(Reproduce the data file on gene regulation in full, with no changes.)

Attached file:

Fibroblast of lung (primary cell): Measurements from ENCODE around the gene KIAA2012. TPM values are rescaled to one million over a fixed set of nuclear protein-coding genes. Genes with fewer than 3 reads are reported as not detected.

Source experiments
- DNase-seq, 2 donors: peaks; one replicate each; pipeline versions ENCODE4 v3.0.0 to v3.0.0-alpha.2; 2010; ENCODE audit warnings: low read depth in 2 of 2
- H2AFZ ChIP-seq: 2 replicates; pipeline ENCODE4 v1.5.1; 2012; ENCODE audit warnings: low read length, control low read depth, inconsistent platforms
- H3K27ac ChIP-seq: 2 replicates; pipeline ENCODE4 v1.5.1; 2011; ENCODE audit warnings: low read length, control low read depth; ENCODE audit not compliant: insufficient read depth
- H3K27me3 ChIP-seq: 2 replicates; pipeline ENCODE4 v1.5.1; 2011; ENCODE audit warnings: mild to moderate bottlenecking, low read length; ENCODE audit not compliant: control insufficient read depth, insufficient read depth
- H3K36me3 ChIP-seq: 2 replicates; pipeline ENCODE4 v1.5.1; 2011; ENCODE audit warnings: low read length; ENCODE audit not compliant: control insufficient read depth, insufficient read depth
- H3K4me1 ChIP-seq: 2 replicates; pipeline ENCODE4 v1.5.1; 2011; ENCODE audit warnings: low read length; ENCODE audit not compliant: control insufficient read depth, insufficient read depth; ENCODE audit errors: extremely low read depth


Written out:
Fibroblast of lung (primary cell): Measurements from ENCODE around the gene KIAA2012. TPM values are rescaled to one million over a fixed set of nuclear protein-coding genes. Genes with fewer than 3 reads are reported as not detected.

Source experiments
- DNase-seq, 2 donors: peaks; one replicate each; pipeline versions ENCODE4 v3.0.0 to v3.0.0-alpha.2; 2010; ENCODE audit warnings: low read depth in 2 of 2
- H2AFZ ChIP-seq: 2 replicates; pipeline ENCODE4 v1.5.1; 2012; ENCODE audit warnings: low read length, control low read depth, inconsistent platforms
- H3K27ac ChIP-seq: 2 replicates; pipeline ENCODE4 v1.5.1; 2011; ENCODE audit warnings: low read length, control low read depth; ENCODE audit not compliant: insufficient read depth
- H3K27me3 ChIP-seq: 2 replicates; pipeline ENCODE4 v1.5.1; 2011; ENCODE audit warnings: mild to moderate bottlenecking, low read length; ENCODE audit not compliant: control insufficient read depth, insufficient read depth
- H3K36me3 ChIP-seq: 2 replicates; pipeline ENCODE4 v1.5.1; 2011; ENCODE audit warnings: low read length; ENCODE audit not compliant: control insufficient read depth, insufficient read depth
- H3K4me1 ChIP-seq: 2 replicates; pipeline ENCODE4 v1.5.1; 2011; ENCODE audit warnings: low read length; ENCODE audit not compliant: control insufficient read depth, insufficient read depth; ENCODE audit errors: extremely low read depth